Google Play – A Price Hike for Everyone


The general concept of Google Play is a good one.  Lots of people have android tablets and Google Play offers ebooks on their platform so that readers do not have to install Kindle, Nook, or any other reading app.

Everyone seems to be ignoring what they actually do to authors.  Amazon is still the big, bad monster, but in reality, I feel Google Play is screwing authors over way more than Amazon ever thought about doing.

I have to explain the process of listing a book and my royalty rate to make this understandable.  Bear with me, it’s boring.

  • I list a book on Google Play at my going ebook rate of $3.99.
  • Google Play automatically discounts this ebook from $3.99 to $3.01 (or worse, they sometimes drop it to $2.89 ensuring that all these numbers are significantly lower).
  • Google Play takes roughly 35% for hosting my ebook of that $3.01.
  • That leaves me with roughly $2.00 for each ebook sold.
  • Sorta – Google Play also charges taxes.  So, I, the author, have a decision to make.  Do I include tax in my ebook price or do I let Google stick the reader with it?  I pay the VAT taxes on all my sales in the UK and EU on Amazon, iBooks, and Nook, so it only seems fair to include that in Google Play as well.  However, Google Play also takes out taxes on US books if you check that box, it’s an all or nothing deal.
  • Meaning of the $2.00 I’m making on Google Play, they are taking taxes out of it and I actually only get $1.76 per ebook (on average – VAT is different in each country and I have no clue what the US taxes are, but they do negatively impact my earned royalties).
  • Then people start telling Amazon it’s cheaper on Google Play and Amazon lowers my ebook price on their site as part of their price match program.  Now, not only am I making crappy royalties on Google Play, but on Amazon, Amazon UK, and any other Amazon country-specific retailer (yes, Amazon does adjust the amount I earn based on the new price, I’m still making 70% in most cases, but it isn’t 70% of $3.99, it’s 70% of whatever weird number Google Play has discounted my ebooks to).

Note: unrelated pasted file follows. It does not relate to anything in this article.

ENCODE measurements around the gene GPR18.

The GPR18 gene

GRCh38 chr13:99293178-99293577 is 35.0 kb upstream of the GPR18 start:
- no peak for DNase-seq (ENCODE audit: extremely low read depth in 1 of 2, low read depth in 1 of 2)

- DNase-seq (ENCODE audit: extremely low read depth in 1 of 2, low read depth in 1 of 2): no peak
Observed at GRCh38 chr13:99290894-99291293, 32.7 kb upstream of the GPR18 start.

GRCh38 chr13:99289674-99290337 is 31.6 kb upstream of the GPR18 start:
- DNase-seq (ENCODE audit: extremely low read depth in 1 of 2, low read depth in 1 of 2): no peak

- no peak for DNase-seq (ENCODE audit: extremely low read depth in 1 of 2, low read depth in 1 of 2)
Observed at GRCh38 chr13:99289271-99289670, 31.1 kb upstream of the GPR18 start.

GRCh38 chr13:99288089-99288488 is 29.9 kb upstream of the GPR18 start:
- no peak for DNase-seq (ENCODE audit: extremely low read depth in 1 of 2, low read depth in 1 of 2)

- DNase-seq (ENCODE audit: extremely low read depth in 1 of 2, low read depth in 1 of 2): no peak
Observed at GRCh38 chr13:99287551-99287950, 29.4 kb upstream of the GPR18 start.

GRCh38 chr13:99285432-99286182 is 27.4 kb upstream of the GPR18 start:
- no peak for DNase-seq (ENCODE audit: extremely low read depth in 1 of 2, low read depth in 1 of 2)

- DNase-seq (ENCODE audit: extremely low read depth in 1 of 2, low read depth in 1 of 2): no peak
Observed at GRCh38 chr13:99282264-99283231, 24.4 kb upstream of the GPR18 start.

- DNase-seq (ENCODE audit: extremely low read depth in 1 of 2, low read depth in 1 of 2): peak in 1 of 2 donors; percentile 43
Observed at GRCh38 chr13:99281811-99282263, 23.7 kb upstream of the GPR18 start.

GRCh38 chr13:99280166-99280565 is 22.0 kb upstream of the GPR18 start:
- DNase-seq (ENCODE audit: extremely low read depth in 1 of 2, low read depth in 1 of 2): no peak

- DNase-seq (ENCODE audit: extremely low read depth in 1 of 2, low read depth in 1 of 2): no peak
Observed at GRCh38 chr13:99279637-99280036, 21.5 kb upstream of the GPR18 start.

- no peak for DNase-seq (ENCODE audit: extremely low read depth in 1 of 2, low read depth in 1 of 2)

To combat the problem, I was originally marking my books at $4.99 on Google Play and it was discounting them to $3.94… I could live with that.  Then it went even lower and they started discounting them to $3.50 and my favorite; $2.99 (WTF Google?!).  Then the Pound dropped and the problem only increased.  I made a whopping $1.51 on ebooks sold in the UK on Google Play for the month of June (which was more than $0.30 lower than Amazon UK and iBook sales affected by the dropping of the Pound).

So, when I was changing all my UK prices, I changed all my Google Play prices to $5.20.  Google Play instantly discounted them to $4.00.  I’ll make roughly 60% of that or a little less with the taxes/VAT being paid by me, but I can live with that.  They are my smallest retailer, but their impact on Amazon has created a problem since Amazon is my largest.

Unfortunately, I’m not sure how the price change will affect other countries.  I may have raised the prices in places like South Africa and the Philippines so high, that I will lose those sales.  Technically, I can change each price for each country, but on Google Play, you practically have to be a programmer or someone with super special skills to do it.

I understand that the discount is meant to entice customers away from other reading platforms.  When you look at it that way, the reader wins and wins big, because not only do they get a discount on Google Play, but eventually that discount makes its way to Amazon and Kindle readers see it too.  Unfortunately, this hurts authors like me, who make enough to not need a desk job, but not so much that decreased royalty rates go unnoticed every month.

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2 Comments

  1. This is why I refuse to sell my books on Google. The headache isn’t worth it.

    Liked by 1 person

    Reply
    • I have considered taking them off of it, but I do have readers every month that buys them. It’s a hard decision to make.

      Like

      Reply

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